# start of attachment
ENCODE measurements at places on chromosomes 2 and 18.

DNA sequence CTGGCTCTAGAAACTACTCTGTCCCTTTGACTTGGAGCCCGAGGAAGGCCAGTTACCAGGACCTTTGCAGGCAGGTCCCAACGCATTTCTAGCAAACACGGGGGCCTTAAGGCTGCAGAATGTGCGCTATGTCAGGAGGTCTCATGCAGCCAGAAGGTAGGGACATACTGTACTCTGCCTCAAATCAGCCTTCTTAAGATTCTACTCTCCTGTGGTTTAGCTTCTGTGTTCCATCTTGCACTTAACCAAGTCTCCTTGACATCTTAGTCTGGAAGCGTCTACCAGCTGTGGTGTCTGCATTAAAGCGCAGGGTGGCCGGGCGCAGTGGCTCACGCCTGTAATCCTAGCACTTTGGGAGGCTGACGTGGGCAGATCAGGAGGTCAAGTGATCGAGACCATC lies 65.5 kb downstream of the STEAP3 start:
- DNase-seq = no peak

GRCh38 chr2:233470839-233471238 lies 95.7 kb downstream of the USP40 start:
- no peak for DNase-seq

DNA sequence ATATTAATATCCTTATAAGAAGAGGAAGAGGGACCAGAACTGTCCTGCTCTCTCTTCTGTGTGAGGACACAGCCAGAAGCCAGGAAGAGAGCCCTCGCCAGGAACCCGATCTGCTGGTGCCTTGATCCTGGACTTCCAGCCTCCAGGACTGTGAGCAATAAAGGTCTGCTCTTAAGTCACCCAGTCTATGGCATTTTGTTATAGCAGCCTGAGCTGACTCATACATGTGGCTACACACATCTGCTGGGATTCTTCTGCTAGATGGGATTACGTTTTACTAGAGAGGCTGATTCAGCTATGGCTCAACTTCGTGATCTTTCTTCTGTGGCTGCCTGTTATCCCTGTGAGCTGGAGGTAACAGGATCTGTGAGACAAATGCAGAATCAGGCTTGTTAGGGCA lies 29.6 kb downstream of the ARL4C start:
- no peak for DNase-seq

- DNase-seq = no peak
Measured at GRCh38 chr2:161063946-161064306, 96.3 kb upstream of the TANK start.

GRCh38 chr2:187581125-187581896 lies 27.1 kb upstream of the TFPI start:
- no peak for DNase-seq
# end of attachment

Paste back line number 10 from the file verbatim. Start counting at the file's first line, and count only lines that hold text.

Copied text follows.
GRCh38 chr2:187581125-187581896 lies 27.1 kb upstream of the TFPI start: